Maliciously edited Joe Biden video can stay on Facebook, Meta’s Oversight Board says

The Review Board is calling on Meta to update its manipulated media policy, calling the existing rules “inappropriate.” The advice comes in a closely watched decision Video of President Joe Biden.

The board ultimately sided with Meta on the decision not to release the clip at the heart of the case. The video includes footage from October 2022, when the president accompanied his grandson, who voted in person for the first time. News footage after voting, he stuck an “I voted” sticker on his shirt. Later, a Facebook user shared a version that was edited to make it look like he touched her chest multiple times. The caption accompanying the clip called him a “sick pedophile” and said that those who voted for him were “psychologically deficient”.

In its decision, the Supervisory Board stated that the video did not violate Meta’s rights It manipulated media policy because it was not edited by AI tools and because the edits were “obvious and therefore unlikely to confuse most users.” “However, the Board is concerned about the Manipulated Media policy in its current form, which is inconsistent, lacks persuasive reasoning, and focuses inappropriately on how content is created (eg, election processes) rather than what specific harm it aims to prevent,” the board wrote. “Meta should quickly review this policy, taking into account the number of elections to be held in 2024.”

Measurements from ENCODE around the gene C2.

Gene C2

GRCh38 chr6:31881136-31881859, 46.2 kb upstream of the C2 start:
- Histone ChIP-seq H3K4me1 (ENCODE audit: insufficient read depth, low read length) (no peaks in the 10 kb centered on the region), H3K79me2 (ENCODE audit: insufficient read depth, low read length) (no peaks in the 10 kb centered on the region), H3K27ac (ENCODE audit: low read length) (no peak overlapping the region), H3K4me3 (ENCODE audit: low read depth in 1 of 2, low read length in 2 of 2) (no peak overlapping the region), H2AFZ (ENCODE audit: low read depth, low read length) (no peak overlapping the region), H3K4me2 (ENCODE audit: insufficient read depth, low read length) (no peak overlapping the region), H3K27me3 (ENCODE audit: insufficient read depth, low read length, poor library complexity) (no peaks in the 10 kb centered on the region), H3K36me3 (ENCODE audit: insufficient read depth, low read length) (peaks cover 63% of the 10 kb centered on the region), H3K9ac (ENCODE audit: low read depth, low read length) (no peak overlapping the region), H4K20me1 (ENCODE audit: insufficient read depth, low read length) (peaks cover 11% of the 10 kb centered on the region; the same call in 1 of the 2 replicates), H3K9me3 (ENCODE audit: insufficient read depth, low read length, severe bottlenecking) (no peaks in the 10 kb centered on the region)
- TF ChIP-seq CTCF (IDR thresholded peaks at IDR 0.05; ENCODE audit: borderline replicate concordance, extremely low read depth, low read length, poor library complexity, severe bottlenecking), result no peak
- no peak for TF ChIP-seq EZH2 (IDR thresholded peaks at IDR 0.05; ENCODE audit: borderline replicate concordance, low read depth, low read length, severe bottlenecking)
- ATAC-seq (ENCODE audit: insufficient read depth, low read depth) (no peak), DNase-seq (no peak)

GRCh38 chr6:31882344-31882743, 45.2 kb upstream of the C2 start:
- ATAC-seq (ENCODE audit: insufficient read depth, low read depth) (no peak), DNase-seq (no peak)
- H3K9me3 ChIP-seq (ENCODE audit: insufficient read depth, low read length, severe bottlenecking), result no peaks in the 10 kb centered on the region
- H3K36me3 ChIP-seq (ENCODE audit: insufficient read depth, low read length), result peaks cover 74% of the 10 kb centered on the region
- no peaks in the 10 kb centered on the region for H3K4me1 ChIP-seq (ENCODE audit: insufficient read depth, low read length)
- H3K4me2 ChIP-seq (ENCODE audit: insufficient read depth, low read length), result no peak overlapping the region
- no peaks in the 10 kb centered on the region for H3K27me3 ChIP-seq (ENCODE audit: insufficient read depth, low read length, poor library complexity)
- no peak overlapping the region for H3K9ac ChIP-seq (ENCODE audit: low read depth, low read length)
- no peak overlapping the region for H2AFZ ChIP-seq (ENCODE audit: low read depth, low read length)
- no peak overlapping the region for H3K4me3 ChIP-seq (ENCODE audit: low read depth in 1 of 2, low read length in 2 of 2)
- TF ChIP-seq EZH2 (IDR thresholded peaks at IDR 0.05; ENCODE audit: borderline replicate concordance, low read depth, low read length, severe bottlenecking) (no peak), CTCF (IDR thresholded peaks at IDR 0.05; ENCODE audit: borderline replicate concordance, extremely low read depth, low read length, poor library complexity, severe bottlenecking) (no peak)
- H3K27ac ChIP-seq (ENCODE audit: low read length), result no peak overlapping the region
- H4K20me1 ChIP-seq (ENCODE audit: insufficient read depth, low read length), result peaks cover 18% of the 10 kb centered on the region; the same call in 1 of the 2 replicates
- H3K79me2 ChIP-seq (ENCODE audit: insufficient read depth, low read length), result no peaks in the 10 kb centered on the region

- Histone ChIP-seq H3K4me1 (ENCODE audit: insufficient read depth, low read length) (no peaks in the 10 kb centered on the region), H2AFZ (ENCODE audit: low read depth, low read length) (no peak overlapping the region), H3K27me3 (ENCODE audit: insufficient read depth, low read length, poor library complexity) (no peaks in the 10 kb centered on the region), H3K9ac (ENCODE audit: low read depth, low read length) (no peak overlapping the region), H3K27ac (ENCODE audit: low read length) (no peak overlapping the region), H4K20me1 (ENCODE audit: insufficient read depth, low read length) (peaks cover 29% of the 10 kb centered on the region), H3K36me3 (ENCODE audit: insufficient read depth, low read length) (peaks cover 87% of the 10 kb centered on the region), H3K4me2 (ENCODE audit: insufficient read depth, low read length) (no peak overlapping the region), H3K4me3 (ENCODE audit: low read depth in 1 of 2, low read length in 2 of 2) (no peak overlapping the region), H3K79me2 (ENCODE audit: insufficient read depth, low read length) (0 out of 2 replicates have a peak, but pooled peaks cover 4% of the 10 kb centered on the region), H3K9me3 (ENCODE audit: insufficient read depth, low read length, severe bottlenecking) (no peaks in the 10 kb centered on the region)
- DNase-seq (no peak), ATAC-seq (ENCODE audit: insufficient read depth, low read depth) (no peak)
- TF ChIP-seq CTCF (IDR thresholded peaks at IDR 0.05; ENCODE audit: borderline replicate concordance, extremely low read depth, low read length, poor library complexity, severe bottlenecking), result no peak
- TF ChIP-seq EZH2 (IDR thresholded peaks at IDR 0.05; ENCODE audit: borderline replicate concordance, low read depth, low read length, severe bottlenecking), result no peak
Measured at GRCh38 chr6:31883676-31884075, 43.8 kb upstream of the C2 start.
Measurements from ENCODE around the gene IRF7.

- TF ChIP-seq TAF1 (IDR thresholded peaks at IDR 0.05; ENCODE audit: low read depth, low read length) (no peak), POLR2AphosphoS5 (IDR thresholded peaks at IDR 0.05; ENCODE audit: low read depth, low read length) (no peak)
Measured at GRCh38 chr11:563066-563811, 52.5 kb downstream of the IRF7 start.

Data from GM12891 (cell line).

of the company only applies to videos edited with artificial intelligence, but do not include other types of editing that may be misleading. In its policy recommendations to Meta, the Review Board says it should write new rules covering audio and video content. The policy should apply not only to misleading speech, but also to “content that shows people things they don’t do.” The council says these rules should apply “regardless of how they are created”. Additionally, the board recommends that Meta no longer remove posts with manipulated media unless the content itself violates any other rules. Instead, the board suggests Meta “implements a label indicating that content is significantly layered and potentially misleading.”

The recommendations highlight growing concern among researchers and civil society groups about how the growth in artificial intelligence tools could create a new wave of viruses. . In a statement, a Meta spokesperson said the company is “reviewing the Board’s guidance and will respond to the public within the next 60 days.” While that response comes well before the 2024 presidential election, it’s unclear when or if the policy change will happen. Meta’s representatives said the company “plans to update its Manipulated Media policy to respond to the evolution of new and increasingly realistic AI,” the Oversight Board wrote in its decision.

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